Will Assad and Hezbollah Get to Pick Lebanon's President?

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Lebanon's Prime Minister Tammam Salam speaks during the Annual Arab Banking Conference in Beirut, Lebanon November 19. For 19 months, Lebanon has been unable to elect a president, and its government is largely paralyzed, the author writes. Mohamed Azakir/Reuters

This article first appeared on the Council on Foreign Relations site.

It is rare for the prime minister of any country to call its government "worthless," but Prime Minister Tammam Salam of Lebanon just did.

For 19 months, Lebanon has been unable to elect a president, and its government is largely paralyzed. Even collecting the garbage has been a problem, leading to the creation of a protest group called "You Stink," whose name reflects what happens when refuse is left in the streets.

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Photos: Beirut's Streets Are Filled With Garbage

Rubbish has been left to fester for more than a week.
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But the situation is not comic. In fact, the paralysis reflects the power of Hezbollah and Syria. Under Lebanon's constitution its president must be a Christian, but Christians have been divided about whom to select.

Now, the Christian notable who is closest to Bashar al-Assad, Suleiman Franjieh, is close to winning the presidency. As the Lebanese Information Center put it,

[I]n a supposed compromise agreement this November, Future Movement head Saad Hariri nominated Christian leader Sleiman Franjieh as president. The Franjiehs have close family ties to the Assads of Syria, and Sleiman had formed a close relationship with Hafez al-Assad's eldest son, Bassel, and later with his brother Bashar.

Franjieh is head of the Marada Party, which is influential in a small area in northern Lebanon. He holds extreme views, calling Hezbollah military mastermind Imad Mughniyeh a Lebanese legend and proudly brandishing his loyalty to Assad and Hezbollah.

There are reports that Franjieh met again with Assad on November 13. His ascent to the presidency of Lebanon would come over the objections of most Christians, and Hariri's support for this move has also angered many Sunnis. So why is it happening?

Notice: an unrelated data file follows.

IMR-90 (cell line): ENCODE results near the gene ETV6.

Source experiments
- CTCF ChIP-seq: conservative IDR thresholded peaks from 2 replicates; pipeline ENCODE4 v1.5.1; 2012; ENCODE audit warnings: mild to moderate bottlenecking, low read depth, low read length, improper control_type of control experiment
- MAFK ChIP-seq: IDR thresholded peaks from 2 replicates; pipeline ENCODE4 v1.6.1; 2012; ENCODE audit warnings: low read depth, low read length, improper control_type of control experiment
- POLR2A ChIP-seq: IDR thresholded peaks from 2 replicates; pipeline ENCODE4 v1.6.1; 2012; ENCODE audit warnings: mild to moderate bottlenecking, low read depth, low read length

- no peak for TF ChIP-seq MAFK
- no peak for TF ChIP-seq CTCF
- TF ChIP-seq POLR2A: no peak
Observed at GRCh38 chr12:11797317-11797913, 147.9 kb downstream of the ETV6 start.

In part it reflects Hariri's own personal situation: he wants to be prime minister again and in this deal would get that position.

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From right to left, leader of the Syrian Social Nationalist Party in Lebanon Assaad Hardan, Head of Lebanon's Hezbollah's parliamentary bloc Mohamed Raad and leader of the Marada movement Suleiman Franjieh attend national dialogue talks aimed at discussing ways out of a political crisis in downtown Beirut, Lebanon September 22. Jamal Saidi/Reuters

Widespread rumors suggest that Hariri is out of cash, largely because the Saudis are way behind on payments owed to him and his Saudi-based construction company. He apparently thinks that winning the prime minister job (reserved for a Sunni under the constitution) would give him the clout he needs to save himself financially.

But more generally, the situation reflects the decline of American (and French) influence in Lebanon and the whole region as the Assad-Iran-Hezbollah-Russia axis rises. There was until recently a balance in Lebanese politics, and the Christian presidency was critical to that balance—out of the hands of Syria, Assad, Hezbollah and Iran. If Franjieh gets the post, the Christian community will be represented by a pawn of its worst enemies.

So far, the two Christian leaders who are usually rivals (and rivals for the post of president), Michel Aoun and Samir Geagea, are opposing the plot to put Franjieh in that job. The outcome is in doubt.

But if Syria and Hezbollah can select Lebanon's Christian president, it will mark a giant step toward their renewed domination of Lebanon. It will also show the sad decline of American influence.

Whatever speeches are coming from the Obama administration, on the ground in Lebanon, where power is measured carefully, the United States is losing, and Russia, Iran, Hezbollah and Assad are winning.

Elliott Abrams is senior fellow for Middle Eastern Studies at the Council on Foreign Relations.

Will Assad and Hezbollah Get to Pick Lebanon's President? | Opinion